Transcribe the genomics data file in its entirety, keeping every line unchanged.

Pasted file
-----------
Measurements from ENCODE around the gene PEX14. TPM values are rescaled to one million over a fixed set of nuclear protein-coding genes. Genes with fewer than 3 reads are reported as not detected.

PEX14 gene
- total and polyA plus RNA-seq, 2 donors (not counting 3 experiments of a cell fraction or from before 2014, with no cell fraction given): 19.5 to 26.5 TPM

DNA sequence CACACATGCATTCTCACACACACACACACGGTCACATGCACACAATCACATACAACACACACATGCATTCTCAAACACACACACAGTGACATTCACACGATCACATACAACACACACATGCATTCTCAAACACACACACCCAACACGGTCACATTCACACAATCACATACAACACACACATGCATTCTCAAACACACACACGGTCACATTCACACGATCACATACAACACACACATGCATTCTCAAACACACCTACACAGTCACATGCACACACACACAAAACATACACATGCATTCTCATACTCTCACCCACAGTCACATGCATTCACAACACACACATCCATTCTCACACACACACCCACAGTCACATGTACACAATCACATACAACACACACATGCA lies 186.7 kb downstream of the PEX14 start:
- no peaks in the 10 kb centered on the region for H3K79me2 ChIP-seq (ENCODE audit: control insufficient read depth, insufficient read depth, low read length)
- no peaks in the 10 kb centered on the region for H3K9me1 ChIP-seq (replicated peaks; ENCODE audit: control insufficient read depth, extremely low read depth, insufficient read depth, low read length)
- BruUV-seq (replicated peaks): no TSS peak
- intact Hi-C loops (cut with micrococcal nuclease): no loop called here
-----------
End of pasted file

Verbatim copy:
Measurements from ENCODE around the gene PEX14. TPM values are rescaled to one million over a fixed set of nuclear protein-coding genes. Genes with fewer than 3 reads are reported as not detected.

PEX14 gene
- total and polyA plus RNA-seq, 2 donors (not counting 3 experiments of a cell fraction or from before 2014, with no cell fraction given): 19.5 to 26.5 TPM

DNA sequence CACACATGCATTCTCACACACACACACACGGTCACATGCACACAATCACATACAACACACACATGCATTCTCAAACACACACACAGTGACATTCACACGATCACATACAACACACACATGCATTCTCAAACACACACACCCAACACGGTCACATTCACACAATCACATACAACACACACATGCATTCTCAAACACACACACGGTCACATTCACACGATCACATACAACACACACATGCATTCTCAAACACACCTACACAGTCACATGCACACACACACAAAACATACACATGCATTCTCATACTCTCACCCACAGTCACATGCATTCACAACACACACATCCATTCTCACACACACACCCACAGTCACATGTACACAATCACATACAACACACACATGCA lies 186.7 kb downstream of the PEX14 start:
- no peaks in the 10 kb centered on the region for H3K79me2 ChIP-seq (ENCODE audit: control insufficient read depth, insufficient read depth, low read length)
- no peaks in the 10 kb centered on the region for H3K9me1 ChIP-seq (replicated peaks; ENCODE audit: control insufficient read depth, extremely low read depth, insufficient read depth, low read length)
- BruUV-seq (replicated peaks): no TSS peak
- intact Hi-C loops (cut with micrococcal nuclease): no loop called here